Lessons that won't get taught.
As a teacher, I have always been about relationships. When I was a newbie educator, I stole a move from Jeff Duncan Andrade, and told all of my students I loved them. This usually elicited weird looks, so I explained that I knew they had no reason to believe me, a White guy they had just met. So I was going to spend the rest of my life trying to prove it to them.
Now before someone comes at me sideways, I don’t leverage relationships because I feel like kids don’t get enough love. How could I even begin to judge that? I build relationships because a well-loved kid will still struggle to learn in an unloving environment. That’s the lens I come to this work through, and that has led me to a school that prioritizes relationships above all.
It’s my favorite way to teach. Build the relationship, learn a student’s goals, and then leverage that relationship to crank the nuts and bolts of that dream. The relationship is great in and of itself, but ultimately it’s a tool to improve academic performance. Sure, some kids can learn without getting to know their teacher. I’ve met them. I teach them just the same. But those kids are rare where I work. It’s much more often that I get kids who are skeptical of the whole system. Kids who are slow to open up and quick to write you off. Those kids are my favorites.
Those relationships are where the great lessons get taught. Lessons like “Intelligence is less predictive of happiness than hard work,” or “After a breakup, you win by NOT posting crazy bitter things on the internet” or “Never order the mini-pizza. It’s gonna suck.” These lessons aren’t on the long-term plan, and they don’t get assessed in traditional ways, but they often stick around long after the War of 1812 has left your memory.
“Cologne rhymes with alone for a reason.” “The tie matches the belt matches the shoes.”
How do I teach life lessons through a video conference? How do I keep the relationships present when they have to happen over text and in the lobbies of online games? Students know teachers care. But if the relationships don’t persist, did the teachers only care because they were paid to?
I get why things might lag a little. This is a strange time. Today, I am spending time with my other favorite, my daughter. She is by far the most difficult student I’ve ever worked with. I am sticker-charting and externally rewarding my way through the day, trying to approach some standard of consistency, but I cannot help but think about the consistency I’m failing to hold with my other students. Many of whom are dealing with this in a way less cozy environment.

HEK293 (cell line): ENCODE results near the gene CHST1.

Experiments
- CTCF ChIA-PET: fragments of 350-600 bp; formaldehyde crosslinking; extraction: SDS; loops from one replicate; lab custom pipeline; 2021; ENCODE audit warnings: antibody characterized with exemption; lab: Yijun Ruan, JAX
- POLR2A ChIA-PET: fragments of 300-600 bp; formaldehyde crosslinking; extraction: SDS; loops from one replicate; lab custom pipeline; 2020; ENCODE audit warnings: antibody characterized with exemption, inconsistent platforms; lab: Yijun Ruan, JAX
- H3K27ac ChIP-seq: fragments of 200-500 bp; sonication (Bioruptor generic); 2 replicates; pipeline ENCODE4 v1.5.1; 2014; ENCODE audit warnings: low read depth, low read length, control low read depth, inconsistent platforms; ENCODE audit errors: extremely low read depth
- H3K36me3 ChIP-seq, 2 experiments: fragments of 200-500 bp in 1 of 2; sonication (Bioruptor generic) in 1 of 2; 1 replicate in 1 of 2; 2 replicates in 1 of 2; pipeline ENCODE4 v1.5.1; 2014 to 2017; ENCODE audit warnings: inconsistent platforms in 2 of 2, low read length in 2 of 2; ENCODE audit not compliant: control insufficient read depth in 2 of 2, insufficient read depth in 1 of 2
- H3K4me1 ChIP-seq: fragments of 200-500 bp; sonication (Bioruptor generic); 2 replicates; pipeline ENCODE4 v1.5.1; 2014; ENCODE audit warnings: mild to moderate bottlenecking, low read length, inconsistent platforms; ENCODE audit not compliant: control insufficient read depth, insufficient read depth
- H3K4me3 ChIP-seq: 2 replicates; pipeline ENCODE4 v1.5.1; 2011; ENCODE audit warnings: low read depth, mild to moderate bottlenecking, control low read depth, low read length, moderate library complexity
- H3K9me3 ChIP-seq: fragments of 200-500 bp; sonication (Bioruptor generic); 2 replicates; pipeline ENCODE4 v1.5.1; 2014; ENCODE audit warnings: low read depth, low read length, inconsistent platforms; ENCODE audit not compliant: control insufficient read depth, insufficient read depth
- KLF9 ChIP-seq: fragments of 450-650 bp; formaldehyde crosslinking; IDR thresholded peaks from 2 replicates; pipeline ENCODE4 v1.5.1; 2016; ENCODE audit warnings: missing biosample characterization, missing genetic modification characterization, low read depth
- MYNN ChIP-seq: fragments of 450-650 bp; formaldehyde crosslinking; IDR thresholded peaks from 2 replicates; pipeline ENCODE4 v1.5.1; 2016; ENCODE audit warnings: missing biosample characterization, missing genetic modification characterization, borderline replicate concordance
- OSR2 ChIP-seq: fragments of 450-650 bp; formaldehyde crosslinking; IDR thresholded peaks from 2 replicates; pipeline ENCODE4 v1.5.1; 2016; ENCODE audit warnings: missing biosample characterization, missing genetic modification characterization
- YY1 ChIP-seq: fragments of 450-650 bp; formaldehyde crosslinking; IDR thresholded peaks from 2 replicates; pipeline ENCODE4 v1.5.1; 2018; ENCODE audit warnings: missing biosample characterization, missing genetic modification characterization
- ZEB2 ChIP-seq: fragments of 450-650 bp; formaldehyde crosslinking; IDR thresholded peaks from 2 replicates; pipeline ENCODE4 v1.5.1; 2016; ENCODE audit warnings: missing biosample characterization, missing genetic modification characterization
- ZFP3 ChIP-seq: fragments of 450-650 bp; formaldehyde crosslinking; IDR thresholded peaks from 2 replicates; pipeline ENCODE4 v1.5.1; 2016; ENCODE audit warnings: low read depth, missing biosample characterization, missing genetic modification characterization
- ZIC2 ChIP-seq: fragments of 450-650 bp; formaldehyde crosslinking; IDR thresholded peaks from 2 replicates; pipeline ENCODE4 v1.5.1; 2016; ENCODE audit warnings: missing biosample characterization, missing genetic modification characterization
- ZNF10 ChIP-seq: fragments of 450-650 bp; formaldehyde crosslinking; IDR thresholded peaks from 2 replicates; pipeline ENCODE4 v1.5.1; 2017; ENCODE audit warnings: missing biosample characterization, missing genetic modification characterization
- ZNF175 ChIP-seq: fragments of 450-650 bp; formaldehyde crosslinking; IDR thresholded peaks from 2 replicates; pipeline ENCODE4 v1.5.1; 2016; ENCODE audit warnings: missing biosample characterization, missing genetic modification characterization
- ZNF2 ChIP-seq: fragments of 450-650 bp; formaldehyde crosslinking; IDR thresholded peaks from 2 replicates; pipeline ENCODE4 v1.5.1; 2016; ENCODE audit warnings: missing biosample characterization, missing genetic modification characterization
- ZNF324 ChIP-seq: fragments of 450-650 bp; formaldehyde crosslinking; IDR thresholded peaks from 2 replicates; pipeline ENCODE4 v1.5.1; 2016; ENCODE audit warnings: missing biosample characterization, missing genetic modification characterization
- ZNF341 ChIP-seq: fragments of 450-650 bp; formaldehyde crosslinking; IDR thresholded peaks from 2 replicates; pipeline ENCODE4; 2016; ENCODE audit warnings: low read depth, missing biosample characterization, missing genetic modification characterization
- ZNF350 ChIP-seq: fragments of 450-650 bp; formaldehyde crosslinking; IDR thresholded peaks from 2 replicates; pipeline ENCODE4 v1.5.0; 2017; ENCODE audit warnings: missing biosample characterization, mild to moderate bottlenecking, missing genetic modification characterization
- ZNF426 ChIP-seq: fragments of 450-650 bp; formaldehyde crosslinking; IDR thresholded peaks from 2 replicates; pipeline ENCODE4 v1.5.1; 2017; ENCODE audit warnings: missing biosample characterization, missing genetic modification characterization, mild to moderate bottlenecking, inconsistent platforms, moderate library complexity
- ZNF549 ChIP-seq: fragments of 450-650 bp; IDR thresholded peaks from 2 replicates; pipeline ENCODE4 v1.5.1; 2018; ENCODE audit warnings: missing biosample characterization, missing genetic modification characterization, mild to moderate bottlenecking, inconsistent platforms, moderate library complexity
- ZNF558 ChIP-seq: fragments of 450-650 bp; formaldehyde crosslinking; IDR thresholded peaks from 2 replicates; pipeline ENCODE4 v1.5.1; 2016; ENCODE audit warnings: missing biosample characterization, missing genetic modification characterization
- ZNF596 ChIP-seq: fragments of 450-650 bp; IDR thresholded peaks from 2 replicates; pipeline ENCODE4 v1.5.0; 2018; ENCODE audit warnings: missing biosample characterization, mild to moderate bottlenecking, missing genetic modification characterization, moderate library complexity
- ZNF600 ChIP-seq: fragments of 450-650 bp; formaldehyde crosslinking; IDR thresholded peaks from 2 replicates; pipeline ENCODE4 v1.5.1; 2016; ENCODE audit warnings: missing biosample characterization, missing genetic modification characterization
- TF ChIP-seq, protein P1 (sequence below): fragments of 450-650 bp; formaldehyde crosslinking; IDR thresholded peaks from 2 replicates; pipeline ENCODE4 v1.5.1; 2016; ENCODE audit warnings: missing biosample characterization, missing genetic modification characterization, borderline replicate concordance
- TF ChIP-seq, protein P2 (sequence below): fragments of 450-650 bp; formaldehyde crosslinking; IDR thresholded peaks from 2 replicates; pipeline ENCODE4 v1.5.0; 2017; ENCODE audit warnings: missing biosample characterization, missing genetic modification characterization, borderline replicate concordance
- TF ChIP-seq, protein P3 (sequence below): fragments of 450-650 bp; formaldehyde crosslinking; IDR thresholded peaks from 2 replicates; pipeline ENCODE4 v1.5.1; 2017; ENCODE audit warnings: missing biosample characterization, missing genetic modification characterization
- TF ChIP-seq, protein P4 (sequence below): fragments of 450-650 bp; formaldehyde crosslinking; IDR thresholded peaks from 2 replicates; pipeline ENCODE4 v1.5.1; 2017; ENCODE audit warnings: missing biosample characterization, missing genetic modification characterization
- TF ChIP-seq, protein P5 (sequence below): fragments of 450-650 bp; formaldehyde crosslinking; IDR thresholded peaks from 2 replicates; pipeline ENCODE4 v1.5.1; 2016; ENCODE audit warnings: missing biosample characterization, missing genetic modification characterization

I am privileged to be able to work from home. I am privileged to be able to afford supplies. I am privileged to be able to read and comprehend the scientific reports. I’m not being laid off. I’m not having to pay rent without a paycheck. My home is large enough to get a bit of space if I need it (as I do to write this).
We spent so much time talking about not overwhelming the healthcare system—did we stop to think about the homeless shelters that might experience a secondary wave of people displaced from their homes in the wake of social distancing? Or will this be the moment for Squatters’ Rights in the United States? There are lessons to learn from this, for sure. But I am still thinking about the lessons that won’t get taught.
Silly ones like “Don’t tell someone you can beat them up if you aren’t willing to find out that you’re wrong” or “If you’re going to interrupt my class, you need to be a whole lot funnier.” Sad ones like, “Sometimes people get old without getting wise, and the day will come where you get to decide who is and is not in your life.” Mundane ones like “Get a credit card, buy one thing a month on it, and pay it off completely.” And the ever present “No, [insert scrub NBA player] is not better than Jordan.” Those lessons happen within the context of a relationship. And as of recently, those relationships are in flux.
Teachers are rising to the moment all around me. Online learning is happening. Food is being delivered both on and off of our bus routes. Families are getting tech and gift cards and social workers are busting their asses. But this isn’t the 100-meter dash. It might not even be the mile. How do we keep our energy right for the type of consistency that young people need from the caring adults in their lives? Organizations and institutions will work to satisfy Maslow’s bottom layers. I’m trying to remind kids that they belong to a club that isn’t defined by school walls.